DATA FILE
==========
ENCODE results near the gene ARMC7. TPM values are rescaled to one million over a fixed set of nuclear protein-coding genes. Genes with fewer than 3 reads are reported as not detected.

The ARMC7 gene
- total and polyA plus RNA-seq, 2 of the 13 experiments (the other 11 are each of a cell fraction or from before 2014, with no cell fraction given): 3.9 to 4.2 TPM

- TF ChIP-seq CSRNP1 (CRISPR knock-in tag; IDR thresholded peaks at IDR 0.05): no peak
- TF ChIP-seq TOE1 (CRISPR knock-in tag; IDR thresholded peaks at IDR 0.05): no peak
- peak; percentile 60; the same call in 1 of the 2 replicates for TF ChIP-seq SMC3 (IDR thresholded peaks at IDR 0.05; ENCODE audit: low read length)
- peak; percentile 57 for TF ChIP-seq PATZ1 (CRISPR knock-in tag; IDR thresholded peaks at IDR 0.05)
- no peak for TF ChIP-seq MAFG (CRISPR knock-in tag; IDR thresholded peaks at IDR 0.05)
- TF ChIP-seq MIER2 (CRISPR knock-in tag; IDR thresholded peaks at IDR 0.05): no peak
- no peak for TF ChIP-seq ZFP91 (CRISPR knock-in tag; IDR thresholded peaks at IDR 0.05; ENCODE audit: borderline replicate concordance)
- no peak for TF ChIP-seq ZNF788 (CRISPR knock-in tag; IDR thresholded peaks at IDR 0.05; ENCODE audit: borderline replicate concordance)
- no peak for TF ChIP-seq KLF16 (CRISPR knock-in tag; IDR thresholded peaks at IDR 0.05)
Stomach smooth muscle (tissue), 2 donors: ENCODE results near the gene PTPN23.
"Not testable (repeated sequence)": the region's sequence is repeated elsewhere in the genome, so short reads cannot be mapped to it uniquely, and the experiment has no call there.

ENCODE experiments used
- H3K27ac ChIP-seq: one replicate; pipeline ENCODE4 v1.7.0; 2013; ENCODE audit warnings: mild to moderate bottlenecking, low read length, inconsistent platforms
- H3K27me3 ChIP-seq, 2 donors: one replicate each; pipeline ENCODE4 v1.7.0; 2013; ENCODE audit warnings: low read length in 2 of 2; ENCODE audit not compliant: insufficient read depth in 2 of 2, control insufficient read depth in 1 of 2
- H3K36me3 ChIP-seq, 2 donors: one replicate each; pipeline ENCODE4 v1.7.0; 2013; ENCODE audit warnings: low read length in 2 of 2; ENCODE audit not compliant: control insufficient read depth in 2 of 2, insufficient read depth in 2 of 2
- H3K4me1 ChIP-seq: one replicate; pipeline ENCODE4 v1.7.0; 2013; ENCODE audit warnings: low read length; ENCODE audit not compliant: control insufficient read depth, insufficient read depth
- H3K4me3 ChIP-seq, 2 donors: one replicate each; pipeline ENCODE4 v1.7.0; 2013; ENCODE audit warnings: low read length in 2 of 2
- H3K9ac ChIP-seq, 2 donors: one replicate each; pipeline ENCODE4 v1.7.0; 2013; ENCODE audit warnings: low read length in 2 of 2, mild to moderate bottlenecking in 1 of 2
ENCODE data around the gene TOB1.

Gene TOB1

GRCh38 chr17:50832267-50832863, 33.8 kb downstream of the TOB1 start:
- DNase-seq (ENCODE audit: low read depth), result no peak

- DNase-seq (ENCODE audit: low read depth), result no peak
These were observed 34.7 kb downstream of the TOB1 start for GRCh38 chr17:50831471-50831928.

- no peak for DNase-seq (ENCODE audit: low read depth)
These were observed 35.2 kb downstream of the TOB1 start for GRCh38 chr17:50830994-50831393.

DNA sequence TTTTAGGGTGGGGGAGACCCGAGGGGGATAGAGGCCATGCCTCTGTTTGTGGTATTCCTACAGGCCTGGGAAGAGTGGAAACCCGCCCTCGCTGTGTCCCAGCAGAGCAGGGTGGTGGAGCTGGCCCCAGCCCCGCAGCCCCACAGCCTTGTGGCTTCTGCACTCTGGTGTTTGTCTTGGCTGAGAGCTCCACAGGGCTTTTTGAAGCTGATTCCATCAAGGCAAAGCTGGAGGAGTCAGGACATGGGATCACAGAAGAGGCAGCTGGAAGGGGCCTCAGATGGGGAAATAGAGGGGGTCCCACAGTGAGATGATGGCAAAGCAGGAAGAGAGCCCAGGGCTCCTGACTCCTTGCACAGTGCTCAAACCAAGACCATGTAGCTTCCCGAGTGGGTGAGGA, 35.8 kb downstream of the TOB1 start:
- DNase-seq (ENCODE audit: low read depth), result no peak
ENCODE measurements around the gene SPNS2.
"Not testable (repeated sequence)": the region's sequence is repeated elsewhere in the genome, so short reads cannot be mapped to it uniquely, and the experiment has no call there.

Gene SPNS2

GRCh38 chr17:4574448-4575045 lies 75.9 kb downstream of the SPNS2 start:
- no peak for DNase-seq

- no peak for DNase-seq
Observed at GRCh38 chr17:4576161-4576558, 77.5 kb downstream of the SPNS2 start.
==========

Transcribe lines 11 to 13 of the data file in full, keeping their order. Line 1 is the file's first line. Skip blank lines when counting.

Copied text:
- no peak for TF ChIP-seq ZNF788 (CRISPR knock-in tag; IDR thresholded peaks at IDR 0.05; ENCODE audit: borderline replicate concordance)
- no peak for TF ChIP-seq KLF16 (CRISPR knock-in tag; IDR thresholded peaks at IDR 0.05)
Stomach smooth muscle (tissue), 2 donors: ENCODE results near the gene PTPN23.